There’s a temptation to dabble – particularly during bull markets – and in stocks it’s so easy. It’s easier now than ever because you can do it online. You know you just click it in and maybe it goes up a point and you get excited about that and you buy another one the next day and so on. You can’t make any money over time doing that.
But if you had a punch card with only 20 punches, and you weren’t going to get another one the rest of your life, you would think a long time before every investment decision– and you would make good ones and you’d make big ones. And you probably wouldn’t even use all 20 punches in your lifetime. But you wouldn’t need to.”
7. Develop your own “Inner Scorecard”
Finally, Warren Buffett says that we shouldn’t care what the world thinks. You need to develop you own internal motivations, or an “Inner Scorecard”:
“The big question about how people behave is whether they’ve got an Inner Scorecard or an Outer Scorecard. It helps if you can be satisfied with an Inner Scorecard. I always pose it this way. I say: ‘Lookit. Would you rather be the world’s greatest lover, but have everyone think you’re the world’s worst lover? Or would you rather be the world’s worst lover but have everyone think you’re the world’s greatest lover?’ Now, that’s an interesting question.
If all the emphasis is on what the world’s going to think about you, forgetting about how you really behave, you’ll wind up with an Outer Scorecard.”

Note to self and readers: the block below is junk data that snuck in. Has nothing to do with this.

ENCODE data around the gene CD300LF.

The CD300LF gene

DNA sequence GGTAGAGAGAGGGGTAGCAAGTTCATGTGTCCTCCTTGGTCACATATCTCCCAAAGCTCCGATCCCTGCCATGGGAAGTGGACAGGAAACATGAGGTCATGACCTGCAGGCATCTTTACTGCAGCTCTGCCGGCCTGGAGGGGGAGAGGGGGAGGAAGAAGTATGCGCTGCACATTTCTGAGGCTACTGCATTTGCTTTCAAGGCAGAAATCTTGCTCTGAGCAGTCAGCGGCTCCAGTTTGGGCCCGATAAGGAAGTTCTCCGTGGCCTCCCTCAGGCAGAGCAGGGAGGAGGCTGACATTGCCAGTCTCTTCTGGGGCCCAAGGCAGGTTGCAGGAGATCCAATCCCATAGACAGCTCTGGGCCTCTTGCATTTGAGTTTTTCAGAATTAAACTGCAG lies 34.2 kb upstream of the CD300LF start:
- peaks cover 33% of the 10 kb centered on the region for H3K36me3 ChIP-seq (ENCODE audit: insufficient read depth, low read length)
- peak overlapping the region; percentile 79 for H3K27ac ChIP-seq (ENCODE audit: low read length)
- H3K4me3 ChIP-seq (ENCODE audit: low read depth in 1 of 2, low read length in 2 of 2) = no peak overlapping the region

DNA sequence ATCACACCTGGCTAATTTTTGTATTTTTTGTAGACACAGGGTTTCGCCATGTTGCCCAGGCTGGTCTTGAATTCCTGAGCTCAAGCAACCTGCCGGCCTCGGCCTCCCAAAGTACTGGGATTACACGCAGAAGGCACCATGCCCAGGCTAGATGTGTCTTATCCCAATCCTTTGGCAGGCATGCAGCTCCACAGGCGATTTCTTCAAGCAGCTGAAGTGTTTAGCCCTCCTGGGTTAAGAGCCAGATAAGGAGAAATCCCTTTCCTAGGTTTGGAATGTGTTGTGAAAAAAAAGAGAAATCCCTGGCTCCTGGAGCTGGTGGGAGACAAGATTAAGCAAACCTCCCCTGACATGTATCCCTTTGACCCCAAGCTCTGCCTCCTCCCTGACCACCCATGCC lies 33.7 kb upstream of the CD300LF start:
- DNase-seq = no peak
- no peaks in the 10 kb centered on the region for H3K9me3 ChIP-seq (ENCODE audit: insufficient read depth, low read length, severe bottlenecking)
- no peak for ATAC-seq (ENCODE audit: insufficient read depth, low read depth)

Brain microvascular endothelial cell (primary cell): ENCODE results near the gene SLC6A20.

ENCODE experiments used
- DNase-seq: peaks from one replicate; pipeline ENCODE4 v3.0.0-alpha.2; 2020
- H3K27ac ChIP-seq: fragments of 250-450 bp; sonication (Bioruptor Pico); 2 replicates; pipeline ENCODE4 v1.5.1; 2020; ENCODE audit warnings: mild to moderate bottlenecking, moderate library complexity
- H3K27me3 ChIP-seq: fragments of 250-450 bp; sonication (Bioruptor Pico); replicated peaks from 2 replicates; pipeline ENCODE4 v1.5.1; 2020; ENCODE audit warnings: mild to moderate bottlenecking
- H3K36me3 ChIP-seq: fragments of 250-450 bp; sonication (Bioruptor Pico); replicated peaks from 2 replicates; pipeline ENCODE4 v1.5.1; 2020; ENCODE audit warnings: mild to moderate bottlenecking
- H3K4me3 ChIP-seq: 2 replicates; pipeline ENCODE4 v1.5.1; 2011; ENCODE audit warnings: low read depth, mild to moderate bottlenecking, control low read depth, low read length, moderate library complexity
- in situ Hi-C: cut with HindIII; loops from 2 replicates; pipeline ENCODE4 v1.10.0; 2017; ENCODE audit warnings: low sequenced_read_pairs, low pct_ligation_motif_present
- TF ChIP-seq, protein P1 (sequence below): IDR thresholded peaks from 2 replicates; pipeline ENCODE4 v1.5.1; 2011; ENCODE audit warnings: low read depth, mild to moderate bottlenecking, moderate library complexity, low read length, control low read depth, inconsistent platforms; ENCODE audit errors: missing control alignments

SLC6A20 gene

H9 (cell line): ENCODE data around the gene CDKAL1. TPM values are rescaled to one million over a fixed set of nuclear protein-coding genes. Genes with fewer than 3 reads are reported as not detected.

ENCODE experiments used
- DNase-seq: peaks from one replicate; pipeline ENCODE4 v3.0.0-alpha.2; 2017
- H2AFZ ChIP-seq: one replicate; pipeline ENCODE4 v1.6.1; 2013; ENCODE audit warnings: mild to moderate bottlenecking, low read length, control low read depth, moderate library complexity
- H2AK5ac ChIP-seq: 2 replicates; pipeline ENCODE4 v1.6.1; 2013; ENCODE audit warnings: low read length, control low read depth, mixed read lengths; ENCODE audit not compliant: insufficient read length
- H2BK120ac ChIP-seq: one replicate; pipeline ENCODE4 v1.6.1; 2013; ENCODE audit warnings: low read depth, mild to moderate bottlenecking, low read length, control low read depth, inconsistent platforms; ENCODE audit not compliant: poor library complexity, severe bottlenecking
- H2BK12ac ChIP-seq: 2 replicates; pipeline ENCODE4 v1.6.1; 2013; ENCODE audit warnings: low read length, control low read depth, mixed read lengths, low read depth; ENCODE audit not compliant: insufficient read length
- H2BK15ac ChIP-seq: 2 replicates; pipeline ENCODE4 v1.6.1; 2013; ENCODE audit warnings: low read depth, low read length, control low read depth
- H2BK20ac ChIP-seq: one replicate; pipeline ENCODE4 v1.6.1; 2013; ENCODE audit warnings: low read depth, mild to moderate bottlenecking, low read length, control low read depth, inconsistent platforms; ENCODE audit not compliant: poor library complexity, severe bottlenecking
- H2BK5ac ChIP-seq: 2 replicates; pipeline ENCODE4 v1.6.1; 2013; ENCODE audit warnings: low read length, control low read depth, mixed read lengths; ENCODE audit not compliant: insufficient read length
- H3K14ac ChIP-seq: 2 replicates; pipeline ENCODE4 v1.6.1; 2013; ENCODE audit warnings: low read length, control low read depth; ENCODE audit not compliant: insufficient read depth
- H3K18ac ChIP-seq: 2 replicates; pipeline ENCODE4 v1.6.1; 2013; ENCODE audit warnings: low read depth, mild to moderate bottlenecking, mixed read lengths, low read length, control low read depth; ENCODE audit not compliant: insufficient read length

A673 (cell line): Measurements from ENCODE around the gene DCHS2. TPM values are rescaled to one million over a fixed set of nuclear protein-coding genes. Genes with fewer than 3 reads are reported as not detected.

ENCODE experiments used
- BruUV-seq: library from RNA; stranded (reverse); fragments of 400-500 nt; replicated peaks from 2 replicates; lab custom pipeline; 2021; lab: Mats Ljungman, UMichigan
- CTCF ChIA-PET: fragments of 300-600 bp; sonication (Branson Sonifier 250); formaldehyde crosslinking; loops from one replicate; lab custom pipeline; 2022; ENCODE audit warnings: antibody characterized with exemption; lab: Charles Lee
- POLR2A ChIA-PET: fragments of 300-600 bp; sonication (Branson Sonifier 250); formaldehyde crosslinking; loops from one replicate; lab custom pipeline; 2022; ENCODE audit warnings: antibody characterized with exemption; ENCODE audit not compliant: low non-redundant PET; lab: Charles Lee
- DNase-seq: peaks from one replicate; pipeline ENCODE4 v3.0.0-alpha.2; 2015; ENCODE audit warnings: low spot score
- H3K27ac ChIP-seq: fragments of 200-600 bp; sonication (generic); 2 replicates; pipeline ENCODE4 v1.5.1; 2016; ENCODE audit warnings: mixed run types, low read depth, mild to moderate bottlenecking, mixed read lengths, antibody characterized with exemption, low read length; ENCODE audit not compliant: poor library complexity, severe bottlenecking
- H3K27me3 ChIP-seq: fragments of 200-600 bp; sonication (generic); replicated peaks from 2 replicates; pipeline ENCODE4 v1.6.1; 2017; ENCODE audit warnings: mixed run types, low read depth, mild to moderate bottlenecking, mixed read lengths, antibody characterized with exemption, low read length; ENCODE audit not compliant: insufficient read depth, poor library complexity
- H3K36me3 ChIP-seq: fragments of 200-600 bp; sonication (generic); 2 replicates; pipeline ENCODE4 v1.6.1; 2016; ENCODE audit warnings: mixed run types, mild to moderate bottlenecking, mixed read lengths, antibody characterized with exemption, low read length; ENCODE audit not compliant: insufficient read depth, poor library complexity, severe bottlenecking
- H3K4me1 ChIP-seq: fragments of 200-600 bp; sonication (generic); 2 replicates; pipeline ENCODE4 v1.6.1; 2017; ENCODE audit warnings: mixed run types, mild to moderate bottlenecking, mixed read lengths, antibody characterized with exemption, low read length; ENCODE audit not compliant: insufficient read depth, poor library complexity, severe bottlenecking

Graduates – want to learn more awesome life lessons from Warren Buffett and Charlie Munger? Check out:
by Carol J. Loomis
Loomis has collected and updated the best Buffett articles Fortune published between 1966 and 2012, providing commentary about each major article that supplies context and her own informed point of view. Readers will gain fresh insights into Warren Buffett’s investment strategies and his thinking on management, philanthropy, public policy, and even parenting.
by Peter D. Kaufman
The early pages cover Charlie Munger’s family history and his framework for investing. The next section, assembled by leading investor Whitney Tilson, is well edited and benefits from Tilson’s massaging of quotations made over time into logical sub-headings. The bulk of the text though is, as the subtitle suggests, the wit and wisdom of Charlie Munger as conveyed through various speeches over the last several decades.